You should have your well tested once a year for total coliform bacteria, nitrates, total dissolved solids, and pH levels. If you suspect other contaminants, you should test for those as well. However, spend time identifying potential problems first, as these tests can be expensive. You should also have your well tested if:
- There are known problems with well water in your area.
- You have experienced problems near your well (e.g., flooding, land disturbances, and nearby waste disposal sites).
- You replace or repair any part of your well system.
- You notice a change in water quality (e.g., taste, color, odor).
Who should test my well?
State and local health or environmental departments often test for nitrates, total coliforms, fecal coliforms, volatile organic compounds, and pH. Health or environmental departments, or county governments should also have a list of the state-certified (licensed) laboratories in your area that test for a variety of Water Quality Indicators (WQIs) and contaminants. For more information, visit EPA’s pages below or contact your local health department:
My well water has a funny smell or taste; should I worry about getting sick?
Any time you notice a significant change in your water quality, you should have it tested. A change in your water’s taste, color, or smell is not necessarily a health concern. However, sometimes changes can be a sign of problems.
How do germs and chemicals get into my well water?
A private well uses ground water as its water source. There are many sources of contamination of ground water. Some of the most common sources of contaminants include:
- Naturally occurring chemicals and minerals (e.g., arsenic, radon, uranium)
- Local land use practices (e.g., fertilizers, pesticides, livestock, animal feeding operations, biosolids application)
- Manufacturing processes
- Sewer overflows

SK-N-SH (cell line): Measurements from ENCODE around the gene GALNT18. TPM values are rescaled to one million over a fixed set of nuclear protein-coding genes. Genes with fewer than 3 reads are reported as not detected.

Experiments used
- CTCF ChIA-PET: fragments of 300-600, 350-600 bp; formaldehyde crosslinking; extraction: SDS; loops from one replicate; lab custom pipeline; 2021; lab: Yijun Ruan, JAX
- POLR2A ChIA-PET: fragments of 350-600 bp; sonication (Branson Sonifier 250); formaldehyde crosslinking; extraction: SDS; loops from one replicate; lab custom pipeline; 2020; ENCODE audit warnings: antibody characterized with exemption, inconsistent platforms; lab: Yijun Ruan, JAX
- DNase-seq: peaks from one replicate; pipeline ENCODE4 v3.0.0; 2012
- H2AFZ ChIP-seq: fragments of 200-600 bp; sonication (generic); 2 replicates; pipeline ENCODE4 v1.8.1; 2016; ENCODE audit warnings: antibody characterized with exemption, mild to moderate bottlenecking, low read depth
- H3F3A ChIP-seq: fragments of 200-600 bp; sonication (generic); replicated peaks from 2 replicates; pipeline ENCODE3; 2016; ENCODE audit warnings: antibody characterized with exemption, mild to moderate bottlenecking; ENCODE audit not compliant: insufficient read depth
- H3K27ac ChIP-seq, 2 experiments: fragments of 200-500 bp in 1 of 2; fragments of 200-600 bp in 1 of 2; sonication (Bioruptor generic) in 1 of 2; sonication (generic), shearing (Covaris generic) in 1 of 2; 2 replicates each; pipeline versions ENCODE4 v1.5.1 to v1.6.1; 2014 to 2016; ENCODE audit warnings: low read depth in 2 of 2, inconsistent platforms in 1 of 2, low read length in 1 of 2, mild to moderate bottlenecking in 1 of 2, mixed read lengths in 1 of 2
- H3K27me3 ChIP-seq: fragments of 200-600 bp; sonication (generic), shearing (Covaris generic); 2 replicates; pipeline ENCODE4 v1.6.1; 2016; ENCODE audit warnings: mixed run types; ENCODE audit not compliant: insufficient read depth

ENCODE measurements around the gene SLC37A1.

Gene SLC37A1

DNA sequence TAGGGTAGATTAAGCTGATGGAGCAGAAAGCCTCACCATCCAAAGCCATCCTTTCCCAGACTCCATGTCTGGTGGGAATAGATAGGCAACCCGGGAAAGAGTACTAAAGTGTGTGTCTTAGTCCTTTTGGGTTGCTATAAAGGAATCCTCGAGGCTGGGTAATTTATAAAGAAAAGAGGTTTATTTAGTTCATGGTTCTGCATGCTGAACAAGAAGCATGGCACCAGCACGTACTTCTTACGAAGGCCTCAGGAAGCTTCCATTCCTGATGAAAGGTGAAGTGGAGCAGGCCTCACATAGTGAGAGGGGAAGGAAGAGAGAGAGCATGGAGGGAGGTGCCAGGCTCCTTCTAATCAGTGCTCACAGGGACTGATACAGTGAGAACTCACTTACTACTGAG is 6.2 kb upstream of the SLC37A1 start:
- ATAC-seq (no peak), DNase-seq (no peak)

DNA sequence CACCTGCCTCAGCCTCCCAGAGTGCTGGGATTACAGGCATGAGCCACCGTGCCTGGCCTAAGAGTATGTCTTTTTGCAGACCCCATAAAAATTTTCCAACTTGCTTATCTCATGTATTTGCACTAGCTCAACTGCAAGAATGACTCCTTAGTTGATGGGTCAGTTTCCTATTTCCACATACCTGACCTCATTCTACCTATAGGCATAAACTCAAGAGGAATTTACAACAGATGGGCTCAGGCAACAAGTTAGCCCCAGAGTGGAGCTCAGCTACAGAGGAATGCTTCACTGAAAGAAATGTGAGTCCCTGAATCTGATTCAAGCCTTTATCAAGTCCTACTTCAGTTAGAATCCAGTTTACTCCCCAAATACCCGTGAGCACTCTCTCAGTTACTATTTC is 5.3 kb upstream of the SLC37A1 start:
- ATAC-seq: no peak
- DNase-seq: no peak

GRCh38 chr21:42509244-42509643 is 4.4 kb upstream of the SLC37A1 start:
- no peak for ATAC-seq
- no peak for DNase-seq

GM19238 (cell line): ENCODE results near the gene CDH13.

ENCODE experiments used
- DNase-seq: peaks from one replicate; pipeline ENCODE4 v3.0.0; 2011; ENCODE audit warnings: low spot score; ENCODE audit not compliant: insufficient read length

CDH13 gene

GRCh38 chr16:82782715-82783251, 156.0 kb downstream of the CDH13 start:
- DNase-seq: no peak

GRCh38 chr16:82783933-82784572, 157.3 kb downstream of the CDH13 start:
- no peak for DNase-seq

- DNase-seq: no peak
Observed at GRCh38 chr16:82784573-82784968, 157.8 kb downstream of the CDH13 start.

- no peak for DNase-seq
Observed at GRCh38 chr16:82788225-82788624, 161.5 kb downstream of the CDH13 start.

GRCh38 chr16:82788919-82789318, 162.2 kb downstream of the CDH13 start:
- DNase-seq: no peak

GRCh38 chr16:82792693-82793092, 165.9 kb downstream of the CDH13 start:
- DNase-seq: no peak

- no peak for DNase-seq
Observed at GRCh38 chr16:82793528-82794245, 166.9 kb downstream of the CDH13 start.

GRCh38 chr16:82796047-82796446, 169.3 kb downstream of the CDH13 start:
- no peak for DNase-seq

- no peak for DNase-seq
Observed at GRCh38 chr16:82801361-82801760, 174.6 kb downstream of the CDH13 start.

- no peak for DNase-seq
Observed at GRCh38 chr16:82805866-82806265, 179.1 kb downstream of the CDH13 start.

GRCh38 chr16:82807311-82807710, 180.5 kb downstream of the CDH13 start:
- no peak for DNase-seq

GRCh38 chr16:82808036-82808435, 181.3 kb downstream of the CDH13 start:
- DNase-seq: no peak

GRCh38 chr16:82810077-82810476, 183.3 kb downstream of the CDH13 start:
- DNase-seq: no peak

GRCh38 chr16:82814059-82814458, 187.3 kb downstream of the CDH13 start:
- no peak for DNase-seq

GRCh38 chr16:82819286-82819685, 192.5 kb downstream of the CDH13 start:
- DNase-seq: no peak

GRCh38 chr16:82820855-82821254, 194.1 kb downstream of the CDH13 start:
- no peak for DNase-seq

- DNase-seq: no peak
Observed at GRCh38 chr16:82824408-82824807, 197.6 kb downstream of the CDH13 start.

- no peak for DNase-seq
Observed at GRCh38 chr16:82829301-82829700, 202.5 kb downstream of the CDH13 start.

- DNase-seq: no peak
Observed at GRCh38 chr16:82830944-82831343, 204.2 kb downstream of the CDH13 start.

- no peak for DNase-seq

- Malfunctioning wastewater treatment systems (e.g., nearby septic systems)
What are some good questions to ask about water? ›
- Where does our home water come from?
- How much water do I use per day?
- How is water supplied to our homes?
- How is wastewater treated?
- Why does my water smell like rotten eggs?
- Where does our home wastewater go?
- How much water falls during a storm?
- Does a little leak in my house waste water?
The U.S. National Academies of Sciences, Engineering, and Medicine determined that an adequate daily fluid intake is: About 15.5 cups (3.7 liters) of fluids a day for men. About 11.5 cups (2.7 liters) of fluids a day for women.What is the safest water to drink? ›
Again, the healthiest water to drink is water that's free of pathogens and contaminants, yet rich in key minerals. But, if there was one water option to pick, it's likely going to be spring water or clean artesian water—water that still contains healthy mineral content and is free of pathogens.What are 3 questions about water? ›
Water quantity questions
- How much water is there on earth and how much is available for humans? - How much of the water can be found in oceans? - How much freshwater is available? - How much water is suitable for drinking water?
- There is the same amount of water on Earth as there was when the Earth was formed. ...
- Water is composed of two elements, Hydrogen and Oxygen. ...
- Nearly 97% of the world's water is salty or otherwise undrinkable. ...
- Water regulates the Earth's temperature.
How Long Can a Normal Person Survive Without Water. The body requires a lot of water to maintain an internal temperature balance and keep cells alive. In general, a person can survive for about three days without water.What happens to your body when you don't drink enough water? ›